Orphans in Africa: parental death, poverty, and school enrollment
AbstractWe examine the impact of orphanhood on childrenâs school enrollment in10 Sub-Saharan African countries. Although poorer children in Africa are less likely to attend school, the lower enrollment of orphans is not accounted for solely by their poverty. We find orphans are less likely to be enrolled than are non-orphans with whom they live. Consistent with Hamiltonâs Rule, the theory that the closeness of biological ties governs altruistic behavior, outcomes for orphans depend on the relatedness of orphans to their household heads. The lower enrollment of orphans is largely explained by the greater tendency of orphans to live with distant relatives or unrelated caregivers.
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Bibliographic InfoArticle provided by Springer in its journal Demography.
Volume (Year): 41 (2004)
Issue (Month): 3 (August)
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Web page: http://www.springer.com/economics/journal/13524
Other versions of this item:
- Anne Case & Christina Paxson & Joseph Ableidinger, 2004. "Orphans in Africa: Parental Death, Poverty and School Enrollment," Working Papers 256, Princeton University, Woodrow Wilson School of Public and International Affairs, Center for Health and Wellbeing..
- Anne Case & Christina Paxson & Joseph Ableidinger, 2004. "Orphans in Africa: Parental Death, Poverty and School Enrollment," Working Papers 183, Princeton University, Woodrow Wilson School of Public and International Affairs, Research Program in Development Studies..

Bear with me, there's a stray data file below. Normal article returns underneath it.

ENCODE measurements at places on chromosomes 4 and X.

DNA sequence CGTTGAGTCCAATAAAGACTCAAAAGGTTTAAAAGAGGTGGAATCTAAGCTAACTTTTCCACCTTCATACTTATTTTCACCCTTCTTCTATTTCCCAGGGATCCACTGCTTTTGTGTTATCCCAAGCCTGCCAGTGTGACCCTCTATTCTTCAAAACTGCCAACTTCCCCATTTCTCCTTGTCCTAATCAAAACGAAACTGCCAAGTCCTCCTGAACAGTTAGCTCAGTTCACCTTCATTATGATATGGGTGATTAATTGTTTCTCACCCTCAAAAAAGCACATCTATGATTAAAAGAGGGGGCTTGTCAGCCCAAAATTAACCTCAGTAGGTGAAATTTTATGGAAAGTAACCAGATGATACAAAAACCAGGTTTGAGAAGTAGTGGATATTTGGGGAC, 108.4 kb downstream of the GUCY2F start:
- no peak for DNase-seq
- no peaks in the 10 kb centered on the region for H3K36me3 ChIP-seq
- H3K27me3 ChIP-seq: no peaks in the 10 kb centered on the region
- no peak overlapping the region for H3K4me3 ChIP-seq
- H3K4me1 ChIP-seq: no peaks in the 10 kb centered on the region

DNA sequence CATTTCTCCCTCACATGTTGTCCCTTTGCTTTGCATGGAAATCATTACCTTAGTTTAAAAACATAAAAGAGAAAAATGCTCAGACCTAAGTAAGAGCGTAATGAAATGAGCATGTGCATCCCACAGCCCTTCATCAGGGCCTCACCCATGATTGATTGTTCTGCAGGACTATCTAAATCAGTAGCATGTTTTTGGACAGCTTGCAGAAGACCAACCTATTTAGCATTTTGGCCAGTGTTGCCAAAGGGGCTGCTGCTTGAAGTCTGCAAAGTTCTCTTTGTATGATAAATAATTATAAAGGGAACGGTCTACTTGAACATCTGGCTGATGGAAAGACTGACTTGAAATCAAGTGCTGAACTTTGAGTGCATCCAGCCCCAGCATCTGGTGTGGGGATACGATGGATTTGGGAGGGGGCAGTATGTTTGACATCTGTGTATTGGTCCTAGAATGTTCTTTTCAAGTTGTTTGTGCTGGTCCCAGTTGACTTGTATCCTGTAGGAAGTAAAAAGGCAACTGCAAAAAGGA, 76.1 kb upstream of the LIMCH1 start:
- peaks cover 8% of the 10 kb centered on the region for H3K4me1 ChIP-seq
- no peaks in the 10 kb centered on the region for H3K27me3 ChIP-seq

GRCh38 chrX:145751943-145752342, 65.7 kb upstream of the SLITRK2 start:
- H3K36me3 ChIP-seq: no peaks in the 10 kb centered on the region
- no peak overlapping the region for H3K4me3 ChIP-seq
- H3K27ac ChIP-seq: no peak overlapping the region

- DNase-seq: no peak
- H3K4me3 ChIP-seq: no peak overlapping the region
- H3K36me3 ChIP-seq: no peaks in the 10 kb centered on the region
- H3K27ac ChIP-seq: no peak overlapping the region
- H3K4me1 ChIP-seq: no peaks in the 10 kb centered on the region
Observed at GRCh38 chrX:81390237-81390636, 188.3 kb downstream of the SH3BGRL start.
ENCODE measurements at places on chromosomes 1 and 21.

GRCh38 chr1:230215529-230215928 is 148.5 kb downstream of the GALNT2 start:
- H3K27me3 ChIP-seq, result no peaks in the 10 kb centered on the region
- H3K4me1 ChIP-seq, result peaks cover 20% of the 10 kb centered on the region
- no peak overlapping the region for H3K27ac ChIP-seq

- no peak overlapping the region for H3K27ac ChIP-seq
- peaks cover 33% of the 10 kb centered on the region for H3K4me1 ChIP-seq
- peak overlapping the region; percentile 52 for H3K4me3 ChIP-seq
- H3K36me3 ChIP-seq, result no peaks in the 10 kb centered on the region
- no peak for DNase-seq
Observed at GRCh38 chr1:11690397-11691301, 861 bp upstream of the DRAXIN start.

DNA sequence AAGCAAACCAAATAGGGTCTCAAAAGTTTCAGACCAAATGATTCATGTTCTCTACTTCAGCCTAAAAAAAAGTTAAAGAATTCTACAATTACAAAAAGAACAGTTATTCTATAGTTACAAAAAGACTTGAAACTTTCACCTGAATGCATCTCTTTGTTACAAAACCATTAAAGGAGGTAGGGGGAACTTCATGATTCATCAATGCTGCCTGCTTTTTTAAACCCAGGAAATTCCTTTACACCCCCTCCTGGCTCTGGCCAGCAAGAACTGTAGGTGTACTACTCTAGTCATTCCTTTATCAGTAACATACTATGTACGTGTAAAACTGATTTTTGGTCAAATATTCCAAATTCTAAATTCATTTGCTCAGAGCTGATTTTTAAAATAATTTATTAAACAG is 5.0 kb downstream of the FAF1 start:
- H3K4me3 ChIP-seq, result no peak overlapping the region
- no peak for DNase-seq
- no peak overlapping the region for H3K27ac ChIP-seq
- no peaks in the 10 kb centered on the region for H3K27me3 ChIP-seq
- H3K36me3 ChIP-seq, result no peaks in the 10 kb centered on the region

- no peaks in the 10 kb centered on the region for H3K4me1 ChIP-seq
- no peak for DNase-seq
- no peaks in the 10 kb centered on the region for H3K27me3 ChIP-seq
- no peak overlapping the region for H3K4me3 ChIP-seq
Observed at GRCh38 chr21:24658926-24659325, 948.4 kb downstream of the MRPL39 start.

Please report citation or reference errors to , or , if you are the registered author of the cited work, log in to your RePEc Author Service profile, click on "citations" and make appropriate adjustments.:
- Case, Anne & Paxson, Christina, 2001.
"Mothers and others: who invests in children's health?,"
Journal of Health Economics,
Elsevier, vol. 20(3), pages 301-328, May.
- Anne Case & Christina Paxson, 2000. "Mothers and Others: Who Invests in Children’s Health?," Working Papers 277, Princeton University, Woodrow Wilson School of Public and International Affairs, Center for Health and Wellbeing..
- Anne Case & Christina Paxson, 2000. "Mothers and Others: Who Invests in Children's Health?," NBER Working Papers 7691, National Bureau of Economic Research, Inc.
- World Bank, 2002. "Education and HIV / AIDS : A Window of Hope," World Bank Publications, The World Bank, number 14073, August.
- David Bishai & Heena Brahmbhatt & Ron Gray & Godfrey Kigozi & David Serwadda & Nelson Sewankambo & El Daw Suliman & Fred Wabwire-Mangen & Maria Wawer, 2003. "Does biological relatedness affect child survival?," Demographic Research, Max Planck Institute for Demographic Research, Rostock, Germany, vol. 8(9), pages 261-278, May.
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